NJ Board of Education refuses to review controversial sex education curriculum for young students

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The New Jersey State Board of Education doubled down this week on its sex education guidelines, refusing to reconsider the controversial curriculum despite outrage from parents and concerns about the possible negative impacts.

The guidelines, which were approved by the board roughly two years ago during the height of the pandemic, have only recently come under fire for its requirements that students as young as seven years old will be taught about sexual orientation and gender identity. 

Fox News’ David Lee Miller reported Friday on the board’s virtual meeting when Education Commissioner Angelica Allen-McMillan insisted that the guidelines “convey self-worth and acceptance on all students.”

FILE -New Jersey Governor Phil Murphy speaks to reporters during a briefing in Trenton, N.J., Monday, Feb. 7, 2022. (AP Photo/Seth Wenig, File)

FILE -New Jersey Governor Phil Murphy speaks to reporters during a briefing in Trenton, N.J., Monday, Feb. 7, 2022. (AP Photo/Seth Wenig, File)
(AP Photo/Seth Wenig, File)

Four members of the board, however, sent a letter to Allen-McMillian requesting a review by a committee of experts.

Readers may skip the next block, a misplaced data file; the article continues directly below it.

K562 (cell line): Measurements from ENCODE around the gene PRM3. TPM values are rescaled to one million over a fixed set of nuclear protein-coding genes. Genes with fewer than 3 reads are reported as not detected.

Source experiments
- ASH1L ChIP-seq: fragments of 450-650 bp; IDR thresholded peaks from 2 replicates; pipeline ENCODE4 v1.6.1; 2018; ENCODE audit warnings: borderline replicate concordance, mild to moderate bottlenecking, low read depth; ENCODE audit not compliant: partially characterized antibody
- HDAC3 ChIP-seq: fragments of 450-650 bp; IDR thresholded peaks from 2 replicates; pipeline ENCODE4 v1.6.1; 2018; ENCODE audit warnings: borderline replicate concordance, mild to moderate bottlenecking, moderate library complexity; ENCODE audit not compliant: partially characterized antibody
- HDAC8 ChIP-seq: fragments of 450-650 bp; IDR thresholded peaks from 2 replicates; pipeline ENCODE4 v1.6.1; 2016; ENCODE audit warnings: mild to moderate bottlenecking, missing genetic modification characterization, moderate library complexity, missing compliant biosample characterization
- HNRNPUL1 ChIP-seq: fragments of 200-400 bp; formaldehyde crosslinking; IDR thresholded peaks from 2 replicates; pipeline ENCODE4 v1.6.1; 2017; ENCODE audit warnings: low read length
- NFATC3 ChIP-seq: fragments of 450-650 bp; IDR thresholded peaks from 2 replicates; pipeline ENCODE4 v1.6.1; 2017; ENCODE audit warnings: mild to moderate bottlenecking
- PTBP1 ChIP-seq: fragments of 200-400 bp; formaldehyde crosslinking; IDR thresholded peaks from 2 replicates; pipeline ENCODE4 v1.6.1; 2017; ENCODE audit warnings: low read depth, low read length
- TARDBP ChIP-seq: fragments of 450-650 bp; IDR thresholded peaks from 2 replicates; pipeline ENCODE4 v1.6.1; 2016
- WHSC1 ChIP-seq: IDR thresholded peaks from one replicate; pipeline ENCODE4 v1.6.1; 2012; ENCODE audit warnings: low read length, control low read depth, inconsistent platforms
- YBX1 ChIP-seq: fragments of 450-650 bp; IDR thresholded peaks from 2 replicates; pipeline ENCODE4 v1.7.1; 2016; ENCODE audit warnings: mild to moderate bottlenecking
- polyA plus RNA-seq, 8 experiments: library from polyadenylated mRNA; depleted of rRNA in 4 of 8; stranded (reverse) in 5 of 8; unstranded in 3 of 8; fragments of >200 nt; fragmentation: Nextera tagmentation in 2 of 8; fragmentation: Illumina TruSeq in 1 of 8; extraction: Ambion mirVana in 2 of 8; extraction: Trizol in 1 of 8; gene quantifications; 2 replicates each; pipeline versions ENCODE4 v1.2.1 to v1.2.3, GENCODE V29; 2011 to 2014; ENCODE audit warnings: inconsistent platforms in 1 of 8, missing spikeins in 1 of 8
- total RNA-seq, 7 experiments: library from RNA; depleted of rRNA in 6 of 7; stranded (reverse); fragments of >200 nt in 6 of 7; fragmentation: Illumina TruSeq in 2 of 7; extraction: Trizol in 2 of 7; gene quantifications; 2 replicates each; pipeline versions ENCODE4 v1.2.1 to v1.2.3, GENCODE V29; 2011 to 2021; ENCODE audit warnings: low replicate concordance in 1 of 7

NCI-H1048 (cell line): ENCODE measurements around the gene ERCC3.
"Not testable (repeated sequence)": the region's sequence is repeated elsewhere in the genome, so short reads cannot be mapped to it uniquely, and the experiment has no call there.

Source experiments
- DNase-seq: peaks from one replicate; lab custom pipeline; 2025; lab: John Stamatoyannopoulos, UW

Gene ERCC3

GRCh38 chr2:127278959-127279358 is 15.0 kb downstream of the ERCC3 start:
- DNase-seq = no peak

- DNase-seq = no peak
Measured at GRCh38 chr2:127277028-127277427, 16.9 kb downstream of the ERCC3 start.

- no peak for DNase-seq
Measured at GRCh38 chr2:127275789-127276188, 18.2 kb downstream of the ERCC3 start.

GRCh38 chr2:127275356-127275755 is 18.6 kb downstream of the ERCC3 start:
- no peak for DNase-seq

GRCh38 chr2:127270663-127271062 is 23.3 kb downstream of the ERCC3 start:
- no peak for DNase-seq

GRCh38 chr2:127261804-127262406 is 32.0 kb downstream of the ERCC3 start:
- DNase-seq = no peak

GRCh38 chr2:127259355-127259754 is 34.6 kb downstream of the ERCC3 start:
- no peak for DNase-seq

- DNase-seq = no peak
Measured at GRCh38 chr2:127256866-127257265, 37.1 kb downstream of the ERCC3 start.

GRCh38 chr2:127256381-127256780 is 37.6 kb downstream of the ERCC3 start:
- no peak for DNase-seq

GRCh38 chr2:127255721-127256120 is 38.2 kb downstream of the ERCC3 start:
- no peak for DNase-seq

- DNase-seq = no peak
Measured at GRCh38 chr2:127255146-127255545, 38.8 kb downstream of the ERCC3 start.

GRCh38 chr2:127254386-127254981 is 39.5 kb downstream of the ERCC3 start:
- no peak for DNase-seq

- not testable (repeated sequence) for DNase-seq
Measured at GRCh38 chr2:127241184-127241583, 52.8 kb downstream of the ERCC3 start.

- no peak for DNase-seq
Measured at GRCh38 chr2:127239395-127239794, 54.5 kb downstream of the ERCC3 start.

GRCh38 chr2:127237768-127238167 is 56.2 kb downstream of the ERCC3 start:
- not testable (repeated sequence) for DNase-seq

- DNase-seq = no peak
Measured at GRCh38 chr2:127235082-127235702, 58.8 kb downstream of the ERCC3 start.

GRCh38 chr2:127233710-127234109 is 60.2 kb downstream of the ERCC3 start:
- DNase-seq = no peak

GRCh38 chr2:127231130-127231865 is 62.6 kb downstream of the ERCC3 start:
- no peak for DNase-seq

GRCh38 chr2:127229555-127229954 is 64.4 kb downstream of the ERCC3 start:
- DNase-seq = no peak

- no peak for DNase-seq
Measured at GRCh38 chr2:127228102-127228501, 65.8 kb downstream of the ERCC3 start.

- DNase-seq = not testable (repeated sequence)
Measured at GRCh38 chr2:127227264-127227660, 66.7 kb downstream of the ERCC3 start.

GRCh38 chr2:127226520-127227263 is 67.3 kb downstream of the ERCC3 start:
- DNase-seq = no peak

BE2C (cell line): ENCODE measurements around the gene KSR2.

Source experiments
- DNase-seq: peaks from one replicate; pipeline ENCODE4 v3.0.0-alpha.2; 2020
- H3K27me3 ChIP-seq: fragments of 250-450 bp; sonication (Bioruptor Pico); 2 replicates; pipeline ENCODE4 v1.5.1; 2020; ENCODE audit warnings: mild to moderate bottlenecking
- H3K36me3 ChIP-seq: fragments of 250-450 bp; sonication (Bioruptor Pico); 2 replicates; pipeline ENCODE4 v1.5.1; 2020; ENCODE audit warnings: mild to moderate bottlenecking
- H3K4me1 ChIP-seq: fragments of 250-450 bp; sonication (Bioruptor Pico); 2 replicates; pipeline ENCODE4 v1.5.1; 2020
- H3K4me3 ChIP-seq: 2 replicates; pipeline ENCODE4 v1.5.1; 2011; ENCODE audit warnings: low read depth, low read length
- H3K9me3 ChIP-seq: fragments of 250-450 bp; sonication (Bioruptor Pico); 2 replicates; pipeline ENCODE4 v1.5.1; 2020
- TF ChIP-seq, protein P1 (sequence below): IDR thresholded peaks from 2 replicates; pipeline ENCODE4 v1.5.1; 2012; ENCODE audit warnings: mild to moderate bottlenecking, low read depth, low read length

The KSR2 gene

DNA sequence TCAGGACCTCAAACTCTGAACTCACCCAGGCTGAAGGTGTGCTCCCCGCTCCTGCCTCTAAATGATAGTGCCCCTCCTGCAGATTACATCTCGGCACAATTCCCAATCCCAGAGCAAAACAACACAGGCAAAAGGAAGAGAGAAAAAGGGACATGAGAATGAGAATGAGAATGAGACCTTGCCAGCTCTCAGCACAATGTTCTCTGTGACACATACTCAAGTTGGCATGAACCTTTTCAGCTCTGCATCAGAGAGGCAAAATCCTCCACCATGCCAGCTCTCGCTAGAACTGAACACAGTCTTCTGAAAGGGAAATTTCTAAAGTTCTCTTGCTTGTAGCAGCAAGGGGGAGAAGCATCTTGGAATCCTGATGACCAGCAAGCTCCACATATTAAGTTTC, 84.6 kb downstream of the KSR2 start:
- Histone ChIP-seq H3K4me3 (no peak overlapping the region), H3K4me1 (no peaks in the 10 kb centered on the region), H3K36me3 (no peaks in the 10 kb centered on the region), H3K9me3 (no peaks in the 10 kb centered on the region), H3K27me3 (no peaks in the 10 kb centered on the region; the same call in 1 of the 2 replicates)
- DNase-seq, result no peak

The letter reads in part: “We are hoping the committee and department will recommend removing some of the more controversial and graphic language, as well as reexamine the age-appropriateness of the grade at which some of these topics are recommended to be taught.” 


New Jersey parent Emily Barker said she was appalled by the new guidelines.

“I have two kids and each child is different,” she said. “They mature at different ages.”

Monmouth County commissioners called the curriculum “disturbing” and are slated to create a Parent’s Bill of Rights. Commissioner Director Thomas Arnone said in a statement that the bill of rights would require parents to be notified of the curriculum and allow them to make decisions about their children’s exposure to sensitive material. 

Arnone said the Monmouth board believes the discussion of sensitive topics should be left to parents.


“I cannot stress enough how strongly we, as a Board, are opposed to the legislation that was passed, without adequate opportunity for public comment and parental input, regarding the deeply disturbing and highly sensitive content that will be taught to our young children,” Arnone said.

The move to create a parental rights bill comes after Florida Gov. Ron DeSantis signed the contentious Parental Rights in Education law, referred to as the “Don’t Say Gay” bill by critics, which banned teachers from addressing sexual orientation and gender identity in kindergarten through third grade. 

Fox News’ Jessica Chasmar contributed to this report. 

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